All spiritual traditions teach that even the most mundane tasks have meaning when they are undertaken with higher intention. I've written about a zillion words on the ways art can embody this truth. Today, I'd like to tell you about a new film that shows it truly, deeply, and beautifully. Andrew Garrison's film Trash Dance (the website is going live soon, but may not be ready by the time you read this) shows the yearlong collaborative, creative process whereby Austin, Texas, choreographer Allison Orr worked with employees at the city's Department of Solid Waste Services to create a dance performance conveying the power and grace of the essential work of carrying away the detritus of our lives.
I'm forever advocating what is perceived as a radical change in our understanding of culture's public purpose. In one section of the new book I'm currently writing, for instance, I imagine resident storytellers as part of the intake process at every medical facility, helping people to connect with whatever aspects of their own stories will best support their resilience and healing. I have ideas along these lines for every social institution: there is no enterprise that cannot be made better through the work of artists who place their gifts at the service of community and democracy. By telling a story that turns on garbage—on work that is often reviled, despite its importance to liveable communities—Garrison has provided an illustration that couldn't be more apt, and an argument for the public interest in art that I find irrefutable.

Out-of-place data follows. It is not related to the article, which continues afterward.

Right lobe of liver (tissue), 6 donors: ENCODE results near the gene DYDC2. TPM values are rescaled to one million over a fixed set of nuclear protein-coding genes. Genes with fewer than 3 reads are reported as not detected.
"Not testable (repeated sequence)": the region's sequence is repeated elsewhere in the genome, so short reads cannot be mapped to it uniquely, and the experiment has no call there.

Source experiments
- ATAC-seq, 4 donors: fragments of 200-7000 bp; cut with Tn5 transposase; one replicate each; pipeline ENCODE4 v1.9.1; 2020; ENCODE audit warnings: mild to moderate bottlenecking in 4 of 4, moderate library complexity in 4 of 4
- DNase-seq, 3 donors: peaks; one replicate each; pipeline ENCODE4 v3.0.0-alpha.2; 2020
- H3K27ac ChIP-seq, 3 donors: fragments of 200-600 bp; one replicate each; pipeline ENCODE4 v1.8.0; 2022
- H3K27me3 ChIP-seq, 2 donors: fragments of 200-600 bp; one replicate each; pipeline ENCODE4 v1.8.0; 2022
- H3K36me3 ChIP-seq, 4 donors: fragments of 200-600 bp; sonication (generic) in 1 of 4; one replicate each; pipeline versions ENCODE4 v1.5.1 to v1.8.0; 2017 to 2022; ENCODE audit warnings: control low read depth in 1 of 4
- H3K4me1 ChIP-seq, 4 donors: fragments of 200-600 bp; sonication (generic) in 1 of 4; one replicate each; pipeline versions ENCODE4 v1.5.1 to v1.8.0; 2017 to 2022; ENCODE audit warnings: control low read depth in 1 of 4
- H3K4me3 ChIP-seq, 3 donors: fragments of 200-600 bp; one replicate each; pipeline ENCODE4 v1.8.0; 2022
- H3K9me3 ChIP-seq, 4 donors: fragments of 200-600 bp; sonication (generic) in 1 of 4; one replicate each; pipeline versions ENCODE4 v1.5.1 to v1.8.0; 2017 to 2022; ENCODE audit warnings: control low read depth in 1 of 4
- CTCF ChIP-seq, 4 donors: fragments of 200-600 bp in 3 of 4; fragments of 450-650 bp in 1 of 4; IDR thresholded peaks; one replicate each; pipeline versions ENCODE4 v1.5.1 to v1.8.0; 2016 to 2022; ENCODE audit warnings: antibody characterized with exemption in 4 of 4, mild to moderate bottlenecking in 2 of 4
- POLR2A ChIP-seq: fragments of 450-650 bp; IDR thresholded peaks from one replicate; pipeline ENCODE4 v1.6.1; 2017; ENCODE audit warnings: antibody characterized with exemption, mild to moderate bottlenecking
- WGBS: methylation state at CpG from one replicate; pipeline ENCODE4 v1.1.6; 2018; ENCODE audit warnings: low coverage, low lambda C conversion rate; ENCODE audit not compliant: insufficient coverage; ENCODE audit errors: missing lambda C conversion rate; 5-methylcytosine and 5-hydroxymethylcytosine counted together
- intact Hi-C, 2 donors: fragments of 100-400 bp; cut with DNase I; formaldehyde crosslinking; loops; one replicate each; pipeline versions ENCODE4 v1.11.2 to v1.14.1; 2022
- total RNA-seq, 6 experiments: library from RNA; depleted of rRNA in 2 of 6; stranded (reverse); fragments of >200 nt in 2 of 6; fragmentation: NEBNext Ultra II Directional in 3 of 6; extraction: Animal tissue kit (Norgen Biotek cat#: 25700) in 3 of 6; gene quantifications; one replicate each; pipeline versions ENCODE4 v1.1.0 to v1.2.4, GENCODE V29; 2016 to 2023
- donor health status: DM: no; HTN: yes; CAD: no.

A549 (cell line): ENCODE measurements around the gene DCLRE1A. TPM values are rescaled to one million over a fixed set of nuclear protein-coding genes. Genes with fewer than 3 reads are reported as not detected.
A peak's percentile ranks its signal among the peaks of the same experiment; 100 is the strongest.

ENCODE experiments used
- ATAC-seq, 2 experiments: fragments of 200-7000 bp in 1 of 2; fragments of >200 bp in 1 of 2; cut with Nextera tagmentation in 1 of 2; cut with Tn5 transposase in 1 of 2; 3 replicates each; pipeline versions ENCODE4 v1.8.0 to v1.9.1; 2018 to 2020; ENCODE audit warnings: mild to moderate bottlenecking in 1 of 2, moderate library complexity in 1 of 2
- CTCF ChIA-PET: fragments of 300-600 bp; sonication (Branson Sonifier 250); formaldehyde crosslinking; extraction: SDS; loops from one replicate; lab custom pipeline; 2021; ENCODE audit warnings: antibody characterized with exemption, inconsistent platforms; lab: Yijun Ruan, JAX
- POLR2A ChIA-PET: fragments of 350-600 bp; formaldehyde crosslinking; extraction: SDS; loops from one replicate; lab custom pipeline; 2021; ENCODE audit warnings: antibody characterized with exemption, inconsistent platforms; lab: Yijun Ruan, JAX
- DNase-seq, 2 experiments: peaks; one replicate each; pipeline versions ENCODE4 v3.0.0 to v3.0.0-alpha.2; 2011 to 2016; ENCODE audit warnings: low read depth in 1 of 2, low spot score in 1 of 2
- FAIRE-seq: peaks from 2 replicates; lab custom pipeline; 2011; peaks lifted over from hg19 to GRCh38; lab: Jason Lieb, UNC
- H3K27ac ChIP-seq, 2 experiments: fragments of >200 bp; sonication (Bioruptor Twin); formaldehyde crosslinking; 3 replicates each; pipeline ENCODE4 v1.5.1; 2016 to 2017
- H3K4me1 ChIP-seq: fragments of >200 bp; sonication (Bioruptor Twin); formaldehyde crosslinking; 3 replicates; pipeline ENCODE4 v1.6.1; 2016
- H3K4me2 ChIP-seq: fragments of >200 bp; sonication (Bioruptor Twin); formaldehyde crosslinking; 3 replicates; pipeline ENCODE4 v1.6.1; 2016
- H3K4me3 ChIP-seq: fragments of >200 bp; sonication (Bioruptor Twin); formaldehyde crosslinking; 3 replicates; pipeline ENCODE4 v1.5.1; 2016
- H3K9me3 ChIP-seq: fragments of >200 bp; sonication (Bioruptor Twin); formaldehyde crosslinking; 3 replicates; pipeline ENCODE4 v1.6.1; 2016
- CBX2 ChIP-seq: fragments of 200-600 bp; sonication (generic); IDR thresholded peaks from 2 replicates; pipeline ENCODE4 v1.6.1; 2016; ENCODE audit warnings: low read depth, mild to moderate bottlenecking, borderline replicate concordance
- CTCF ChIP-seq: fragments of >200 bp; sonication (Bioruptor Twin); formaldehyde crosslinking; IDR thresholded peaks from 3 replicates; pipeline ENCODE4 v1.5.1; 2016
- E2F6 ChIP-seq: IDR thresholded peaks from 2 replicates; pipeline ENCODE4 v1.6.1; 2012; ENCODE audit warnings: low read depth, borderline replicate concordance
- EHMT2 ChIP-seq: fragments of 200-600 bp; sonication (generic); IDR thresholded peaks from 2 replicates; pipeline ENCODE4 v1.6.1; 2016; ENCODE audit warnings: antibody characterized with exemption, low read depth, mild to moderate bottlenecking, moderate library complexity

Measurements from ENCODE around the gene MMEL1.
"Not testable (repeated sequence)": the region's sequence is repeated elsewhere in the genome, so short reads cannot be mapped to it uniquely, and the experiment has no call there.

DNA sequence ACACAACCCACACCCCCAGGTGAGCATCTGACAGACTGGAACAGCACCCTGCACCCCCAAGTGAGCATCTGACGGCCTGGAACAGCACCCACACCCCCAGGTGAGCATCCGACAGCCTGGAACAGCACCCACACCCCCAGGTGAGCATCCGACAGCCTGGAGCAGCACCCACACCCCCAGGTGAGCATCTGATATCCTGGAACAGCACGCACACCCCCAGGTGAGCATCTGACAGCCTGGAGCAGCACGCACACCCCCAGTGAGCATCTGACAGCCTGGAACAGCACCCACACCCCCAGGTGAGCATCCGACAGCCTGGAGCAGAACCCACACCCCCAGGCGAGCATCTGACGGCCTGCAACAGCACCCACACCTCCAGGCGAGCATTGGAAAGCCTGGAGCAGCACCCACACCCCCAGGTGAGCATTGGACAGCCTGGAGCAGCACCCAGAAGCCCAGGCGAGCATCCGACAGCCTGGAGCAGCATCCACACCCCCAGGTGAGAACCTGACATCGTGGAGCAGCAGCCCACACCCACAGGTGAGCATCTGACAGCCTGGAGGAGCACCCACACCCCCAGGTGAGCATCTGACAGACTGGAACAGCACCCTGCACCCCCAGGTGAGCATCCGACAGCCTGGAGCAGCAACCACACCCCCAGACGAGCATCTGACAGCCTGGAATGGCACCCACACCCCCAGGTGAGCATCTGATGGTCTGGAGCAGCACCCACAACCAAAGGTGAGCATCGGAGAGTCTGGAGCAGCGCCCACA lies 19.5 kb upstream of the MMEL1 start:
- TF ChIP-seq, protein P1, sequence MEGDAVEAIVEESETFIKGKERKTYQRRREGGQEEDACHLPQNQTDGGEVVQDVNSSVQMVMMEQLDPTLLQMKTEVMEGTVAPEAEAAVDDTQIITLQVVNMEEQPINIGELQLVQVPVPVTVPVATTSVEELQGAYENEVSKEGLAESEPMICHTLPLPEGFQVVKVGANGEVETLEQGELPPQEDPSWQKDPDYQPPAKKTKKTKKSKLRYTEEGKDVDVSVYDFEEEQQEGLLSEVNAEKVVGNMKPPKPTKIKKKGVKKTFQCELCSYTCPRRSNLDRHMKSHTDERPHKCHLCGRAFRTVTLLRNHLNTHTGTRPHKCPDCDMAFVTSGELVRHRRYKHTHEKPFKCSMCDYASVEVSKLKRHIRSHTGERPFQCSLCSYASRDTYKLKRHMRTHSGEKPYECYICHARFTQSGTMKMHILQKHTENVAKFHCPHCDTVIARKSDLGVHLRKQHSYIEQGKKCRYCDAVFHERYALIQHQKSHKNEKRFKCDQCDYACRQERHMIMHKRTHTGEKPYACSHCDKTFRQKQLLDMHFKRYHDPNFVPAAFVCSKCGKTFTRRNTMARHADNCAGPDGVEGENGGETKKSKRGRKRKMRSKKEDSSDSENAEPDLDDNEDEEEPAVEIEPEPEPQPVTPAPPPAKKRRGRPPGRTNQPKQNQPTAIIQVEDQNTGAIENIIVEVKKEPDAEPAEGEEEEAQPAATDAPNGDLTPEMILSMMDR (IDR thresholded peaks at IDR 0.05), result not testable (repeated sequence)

A favorite quotation comes to mind from The Unbearable Lightness of Being, Milan Kundera's 1984 novel: "Without realizing it, the individual composes his life according to the laws of beauty even in times of great distress." If this is true (and I believe it is), then what should we do about it?
My own answer is that we need art to respond to what ails us as a society, which precisely what Trash Dance does. We suffer from objectification, disconnection—all the distortions that make us see our neighbors as less than (or more than) ourselves, instead of living out the ideal of equality embedded in true cultural citizenship. As always, the antidote is The Golden Rule, and in Trash Dance, we see it practiced as an art. Choreographer Allison Orr (who is white) shows up in this film as open, present, real, and operating with total commitment. The Solid Waste Department employees featured here are African American and Latino, dignified, articulate, proud, wary, and equally committed to doing well in this shared creation. To work together, they bridge barriers of race and gender, embodying the human desire to see and be seen, to be treated as persons rather than things, to receive the acknowledgement and encouragement that lubricates civil society.
I love the way Don Anderson puts it in the film: "We're not just these dirty people that pick up garbage. There is some grace to what we do." Later, he says, "I really thought about the importance of it, not only to Allison, but the way it would shed light on what it is that we do here, that it's not just collecting garbage or picking up trash. That gave me the inspiration of really wanting to give her a hand, to do my part in making her production a success."